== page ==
- Associated Press - Monday, May 23, 2011

Groupon is adding 150 employees a month at its U.S. headquarters and trains them in a church because the conference rooms at its headquarters aren’t big enough. Ideeli has crammed so much electronic equipment into its New York office that the power goes out every day.

And at LivingSocial, well, the living is a little too social. Its third office in Washington, open just two months, ran out of room so fast that employees have to work at narrow desks in the hallway.

Deal-a-day websites blast email offers for deep discounts, sometimes good for only a few hours. And they’re becoming so popular that their offices are starting to look as crowded as their subscribers’ inboxes.

In just three years, the business model has changed local advertising, delivering faster results than other marketing methods. Store owners get immediate revenue and can see exactly how many customers an offer brings in.

The exponential growth of the sites, along with the emergence of hundreds of clones, is reminiscent of tech companies before the dot-com stock bubble burst in 2000. But Lou Kerner, a social media analyst at Wedbush, argues this isn’t a fad: It’s a new category of commerce that has changed how companies from hair salons to sandwich shops market their products.

Groupon, the No. 1 daily-deal site, has swelled from 2 million subscribers to 85 million over the past year and a half, while second-place LivingSocial went from 120,000 subscribers to 28 million.

The sites are expected to generate $2.7 billion in revenue this year, more than doubling from last year, according to Local Offer Network, which collects and distributes deals from hundreds of sites. The daily-deal market could reach $4 billion by 2015, says Mark Fratrik, vice president at marketing research firm BIA/Kelsey. While that’s a small slice of the $142 billion in online retail sales, daily-deal revenue is growing much faster than overall e-commerce.

The discounts and limited-time offers on daily-deal sites motivate shoppers to splurge on treats such as half-priced golf lessons at Miami’s Better Golf Academy, or $75 worth of wine for $35. The sites fall into two categories:

_ Group-buying sites, such as Groupon, LivingSocial and BuyWithMe, that partner with small businesses to send subscribers a local offer each day. (Occasionally, they partner with big companies such as Gap to run a national deal.) Subscribers can opt to purchase the voucher, usually good for half off. Then Groupon takes 30 to 50 percent of the revenue. So a pizza parlor might take in only $4 on a pizza it can regularly sell for $16. The theory is that bringing in a bunch of new customers will offset the smaller profit and result in repeat business.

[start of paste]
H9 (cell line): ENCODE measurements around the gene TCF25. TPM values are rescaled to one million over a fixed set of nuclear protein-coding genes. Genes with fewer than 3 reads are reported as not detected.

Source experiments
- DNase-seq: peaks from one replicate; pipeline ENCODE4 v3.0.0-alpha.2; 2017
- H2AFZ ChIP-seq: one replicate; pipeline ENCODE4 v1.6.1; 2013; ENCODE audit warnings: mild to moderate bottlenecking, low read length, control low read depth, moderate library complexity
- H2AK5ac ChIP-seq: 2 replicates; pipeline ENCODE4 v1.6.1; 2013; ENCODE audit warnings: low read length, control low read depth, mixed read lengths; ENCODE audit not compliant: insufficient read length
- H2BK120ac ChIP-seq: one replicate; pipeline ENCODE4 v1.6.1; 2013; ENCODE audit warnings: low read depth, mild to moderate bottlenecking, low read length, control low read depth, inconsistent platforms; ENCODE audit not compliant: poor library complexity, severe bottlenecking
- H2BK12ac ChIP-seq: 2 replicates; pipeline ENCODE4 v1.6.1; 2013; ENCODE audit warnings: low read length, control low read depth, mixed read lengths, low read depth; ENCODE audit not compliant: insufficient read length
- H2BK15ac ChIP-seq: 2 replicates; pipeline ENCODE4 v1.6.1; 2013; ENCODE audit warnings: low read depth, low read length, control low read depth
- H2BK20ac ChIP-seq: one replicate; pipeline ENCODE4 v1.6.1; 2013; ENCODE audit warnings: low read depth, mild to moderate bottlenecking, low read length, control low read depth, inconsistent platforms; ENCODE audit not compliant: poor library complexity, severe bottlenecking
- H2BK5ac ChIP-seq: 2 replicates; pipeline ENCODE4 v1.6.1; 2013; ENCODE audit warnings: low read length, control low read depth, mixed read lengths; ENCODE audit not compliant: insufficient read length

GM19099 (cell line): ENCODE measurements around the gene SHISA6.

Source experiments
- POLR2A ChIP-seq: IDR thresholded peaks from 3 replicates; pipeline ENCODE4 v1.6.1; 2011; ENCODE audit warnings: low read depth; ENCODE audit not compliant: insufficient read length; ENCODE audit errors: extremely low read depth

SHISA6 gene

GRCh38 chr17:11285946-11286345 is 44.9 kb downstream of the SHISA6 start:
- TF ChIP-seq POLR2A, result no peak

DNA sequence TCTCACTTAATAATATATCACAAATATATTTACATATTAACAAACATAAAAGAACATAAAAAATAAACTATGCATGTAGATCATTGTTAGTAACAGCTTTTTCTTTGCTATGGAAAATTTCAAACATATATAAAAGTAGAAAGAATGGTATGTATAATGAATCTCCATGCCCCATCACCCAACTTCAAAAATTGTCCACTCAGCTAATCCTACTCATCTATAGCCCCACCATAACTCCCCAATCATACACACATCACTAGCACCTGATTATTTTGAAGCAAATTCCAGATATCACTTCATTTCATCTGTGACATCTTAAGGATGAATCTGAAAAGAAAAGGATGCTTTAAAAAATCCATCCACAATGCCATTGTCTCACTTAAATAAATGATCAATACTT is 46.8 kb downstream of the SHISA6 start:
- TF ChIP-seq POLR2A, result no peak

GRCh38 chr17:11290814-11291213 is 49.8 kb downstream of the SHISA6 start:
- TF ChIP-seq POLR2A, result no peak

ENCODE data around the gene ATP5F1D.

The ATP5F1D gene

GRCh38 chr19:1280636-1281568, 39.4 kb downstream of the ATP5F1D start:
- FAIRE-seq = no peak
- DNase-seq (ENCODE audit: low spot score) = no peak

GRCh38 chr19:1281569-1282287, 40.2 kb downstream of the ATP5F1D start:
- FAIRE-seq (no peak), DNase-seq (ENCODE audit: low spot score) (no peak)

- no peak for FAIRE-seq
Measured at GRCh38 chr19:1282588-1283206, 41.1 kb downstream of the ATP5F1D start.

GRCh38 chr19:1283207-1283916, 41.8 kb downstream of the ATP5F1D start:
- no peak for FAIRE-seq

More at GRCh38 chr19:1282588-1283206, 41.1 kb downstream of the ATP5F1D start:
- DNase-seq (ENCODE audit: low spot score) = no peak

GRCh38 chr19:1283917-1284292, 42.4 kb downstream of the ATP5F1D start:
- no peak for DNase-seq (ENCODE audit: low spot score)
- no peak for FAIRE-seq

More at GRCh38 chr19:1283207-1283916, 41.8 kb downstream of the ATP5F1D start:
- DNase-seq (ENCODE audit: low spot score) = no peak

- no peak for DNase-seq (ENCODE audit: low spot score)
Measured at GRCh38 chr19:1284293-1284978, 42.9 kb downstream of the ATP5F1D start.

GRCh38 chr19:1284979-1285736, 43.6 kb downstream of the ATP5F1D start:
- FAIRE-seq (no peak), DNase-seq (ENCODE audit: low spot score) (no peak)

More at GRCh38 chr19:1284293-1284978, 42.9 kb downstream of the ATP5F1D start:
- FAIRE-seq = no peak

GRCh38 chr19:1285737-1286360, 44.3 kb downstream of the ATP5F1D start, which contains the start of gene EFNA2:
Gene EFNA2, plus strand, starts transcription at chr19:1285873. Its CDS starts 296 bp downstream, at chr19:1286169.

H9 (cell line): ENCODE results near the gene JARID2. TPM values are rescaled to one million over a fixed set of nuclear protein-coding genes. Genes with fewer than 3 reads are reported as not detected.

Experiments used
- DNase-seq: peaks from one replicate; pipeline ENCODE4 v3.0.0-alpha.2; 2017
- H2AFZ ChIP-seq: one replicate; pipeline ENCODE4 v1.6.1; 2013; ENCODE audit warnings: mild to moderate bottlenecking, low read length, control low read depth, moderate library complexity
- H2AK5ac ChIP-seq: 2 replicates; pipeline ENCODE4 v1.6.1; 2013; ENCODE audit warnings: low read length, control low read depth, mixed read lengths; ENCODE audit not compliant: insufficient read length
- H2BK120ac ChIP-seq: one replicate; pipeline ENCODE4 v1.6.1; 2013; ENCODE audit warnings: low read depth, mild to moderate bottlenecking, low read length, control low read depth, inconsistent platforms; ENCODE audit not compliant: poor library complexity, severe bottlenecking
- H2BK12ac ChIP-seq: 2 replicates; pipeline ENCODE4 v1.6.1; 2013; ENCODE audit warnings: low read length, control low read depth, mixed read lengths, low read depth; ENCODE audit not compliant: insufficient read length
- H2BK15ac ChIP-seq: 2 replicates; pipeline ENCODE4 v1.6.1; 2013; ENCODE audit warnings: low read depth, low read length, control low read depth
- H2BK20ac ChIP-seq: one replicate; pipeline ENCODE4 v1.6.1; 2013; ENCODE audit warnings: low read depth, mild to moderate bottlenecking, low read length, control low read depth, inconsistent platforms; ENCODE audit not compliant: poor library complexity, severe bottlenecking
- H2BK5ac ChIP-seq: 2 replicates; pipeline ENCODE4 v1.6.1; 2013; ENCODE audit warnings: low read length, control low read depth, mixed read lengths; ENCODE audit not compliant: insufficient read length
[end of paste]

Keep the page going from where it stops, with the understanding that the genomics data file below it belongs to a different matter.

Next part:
_ Flash-sale sites, such as RueLaLa, Gilt and Hautelook, that host limited-time sales for members only. They feature a different product or designer each day, like Dolce & Gabbana dresses that didn’t sell or Rock & Republic jeans at 60 percent off. Private sales allow designers to unload excess merchandise and market to more budget-conscious customers while maintaining an air of exclusivity. Woot, a pioneer in 24-hour sales, focuses on gadgets, such as discontinued Flip cameras. Flash sales generally involve limited quantities and can sell out in a matter of minutes.

Skeptics predicted that traffic to daily-deal sites would flatten as the economy recovered and shoppers stopped worrying so much about finding a bargain. The opposite has occurred. LivingSocial had 7 million unique visitors in March, up 27 percent from February, making it one of the 10 fastest-growing websites, according to ComScore. Traffic to Jetsetter, a luxury travel-deal site, has grown tenfold since January 2010. Hautelook’s traffic is up 15 percent since Nordstrom Inc., the high-end department store chain, announced plans to buy the site for $270 million in February.

In April, Facebook began testing a daily deals program in five U.S. cities. On May 3, Amazon launched MyHabit.com, which peddles a new luxury item at 60 percent off each day. Groupon rejected Google’s reported $6 billion buyout offer last year, but the search giant launched a pilot program called Google Offers in Portland, Ore., in April.

Paul Hurley, 46, started flash-sale site Ideeli in 2007, operating out of his kitchen. Now the company rents space in two New York office buildings. Marketers, programmers and customer-service reps sit elbow-to-elbow.

Ideeli is on track to bring in $250 million in revenue this year, Hurley says, and has 4 million members, triple the number from a year ago. The biggest challenge, he says, is managing the growth. Up to eight fashion shoots are going on at once in the company’s studio, and Ideeli has become one of the city’s top hirers of models.

Groupon’s staff has grown so quickly that the company hired a high-school yearbook publisher to produce a book of employee headshots, trying to maintain the tight-knit community atmosphere of a startup.

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